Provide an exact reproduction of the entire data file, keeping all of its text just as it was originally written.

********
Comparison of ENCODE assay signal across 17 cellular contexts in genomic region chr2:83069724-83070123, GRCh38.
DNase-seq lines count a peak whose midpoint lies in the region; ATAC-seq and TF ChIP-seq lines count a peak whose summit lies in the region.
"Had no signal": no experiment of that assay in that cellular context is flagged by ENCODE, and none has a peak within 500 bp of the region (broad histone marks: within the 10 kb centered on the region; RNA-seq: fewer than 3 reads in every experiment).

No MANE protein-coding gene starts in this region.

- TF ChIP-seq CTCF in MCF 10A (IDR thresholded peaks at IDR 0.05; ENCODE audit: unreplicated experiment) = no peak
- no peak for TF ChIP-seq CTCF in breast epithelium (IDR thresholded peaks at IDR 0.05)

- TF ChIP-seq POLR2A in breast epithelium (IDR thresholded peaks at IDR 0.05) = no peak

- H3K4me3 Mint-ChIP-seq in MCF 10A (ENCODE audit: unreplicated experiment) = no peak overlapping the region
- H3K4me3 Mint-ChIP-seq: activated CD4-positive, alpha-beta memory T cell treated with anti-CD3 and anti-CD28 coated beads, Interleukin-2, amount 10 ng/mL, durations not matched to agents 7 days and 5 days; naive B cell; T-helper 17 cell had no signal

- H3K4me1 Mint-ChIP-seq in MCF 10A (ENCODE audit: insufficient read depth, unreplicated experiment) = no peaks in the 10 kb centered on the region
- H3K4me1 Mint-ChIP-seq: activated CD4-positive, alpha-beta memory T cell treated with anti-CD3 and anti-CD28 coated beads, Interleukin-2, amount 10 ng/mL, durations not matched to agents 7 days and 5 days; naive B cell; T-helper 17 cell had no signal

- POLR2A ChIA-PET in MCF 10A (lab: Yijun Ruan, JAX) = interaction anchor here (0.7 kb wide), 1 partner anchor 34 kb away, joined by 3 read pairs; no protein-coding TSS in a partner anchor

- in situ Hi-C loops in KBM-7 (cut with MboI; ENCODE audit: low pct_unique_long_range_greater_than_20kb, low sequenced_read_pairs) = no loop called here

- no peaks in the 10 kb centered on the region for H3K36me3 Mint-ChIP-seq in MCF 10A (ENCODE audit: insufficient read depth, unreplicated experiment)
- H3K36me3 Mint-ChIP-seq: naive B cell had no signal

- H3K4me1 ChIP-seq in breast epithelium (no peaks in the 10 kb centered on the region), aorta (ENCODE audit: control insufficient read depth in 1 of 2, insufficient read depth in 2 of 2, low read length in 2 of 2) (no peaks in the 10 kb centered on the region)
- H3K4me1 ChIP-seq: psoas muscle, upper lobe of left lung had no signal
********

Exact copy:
Comparison of ENCODE assay signal across 17 cellular contexts in genomic region chr2:83069724-83070123, GRCh38.
DNase-seq lines count a peak whose midpoint lies in the region; ATAC-seq and TF ChIP-seq lines count a peak whose summit lies in the region.
"Had no signal": no experiment of that assay in that cellular context is flagged by ENCODE, and none has a peak within 500 bp of the region (broad histone marks: within the 10 kb centered on the region; RNA-seq: fewer than 3 reads in every experiment).

No MANE protein-coding gene starts in this region.

- TF ChIP-seq CTCF in MCF 10A (IDR thresholded peaks at IDR 0.05; ENCODE audit: unreplicated experiment) = no peak
- no peak for TF ChIP-seq CTCF in breast epithelium (IDR thresholded peaks at IDR 0.05)

- TF ChIP-seq POLR2A in breast epithelium (IDR thresholded peaks at IDR 0.05) = no peak

- H3K4me3 Mint-ChIP-seq in MCF 10A (ENCODE audit: unreplicated experiment) = no peak overlapping the region
- H3K4me3 Mint-ChIP-seq: activated CD4-positive, alpha-beta memory T cell treated with anti-CD3 and anti-CD28 coated beads, Interleukin-2, amount 10 ng/mL, durations not matched to agents 7 days and 5 days; naive B cell; T-helper 17 cell had no signal

- H3K4me1 Mint-ChIP-seq in MCF 10A (ENCODE audit: insufficient read depth, unreplicated experiment) = no peaks in the 10 kb centered on the region
- H3K4me1 Mint-ChIP-seq: activated CD4-positive, alpha-beta memory T cell treated with anti-CD3 and anti-CD28 coated beads, Interleukin-2, amount 10 ng/mL, durations not matched to agents 7 days and 5 days; naive B cell; T-helper 17 cell had no signal

- POLR2A ChIA-PET in MCF 10A (lab: Yijun Ruan, JAX) = interaction anchor here (0.7 kb wide), 1 partner anchor 34 kb away, joined by 3 read pairs; no protein-coding TSS in a partner anchor

- in situ Hi-C loops in KBM-7 (cut with MboI; ENCODE audit: low pct_unique_long_range_greater_than_20kb, low sequenced_read_pairs) = no loop called here

- no peaks in the 10 kb centered on the region for H3K36me3 Mint-ChIP-seq in MCF 10A (ENCODE audit: insufficient read depth, unreplicated experiment)
- H3K36me3 Mint-ChIP-seq: naive B cell had no signal

- H3K4me1 ChIP-seq in breast epithelium (no peaks in the 10 kb centered on the region), aorta (ENCODE audit: control insufficient read depth in 1 of 2, insufficient read depth in 2 of 2, low read length in 2 of 2) (no peaks in the 10 kb centered on the region)
- H3K4me1 ChIP-seq: psoas muscle, upper lobe of left lung had no signal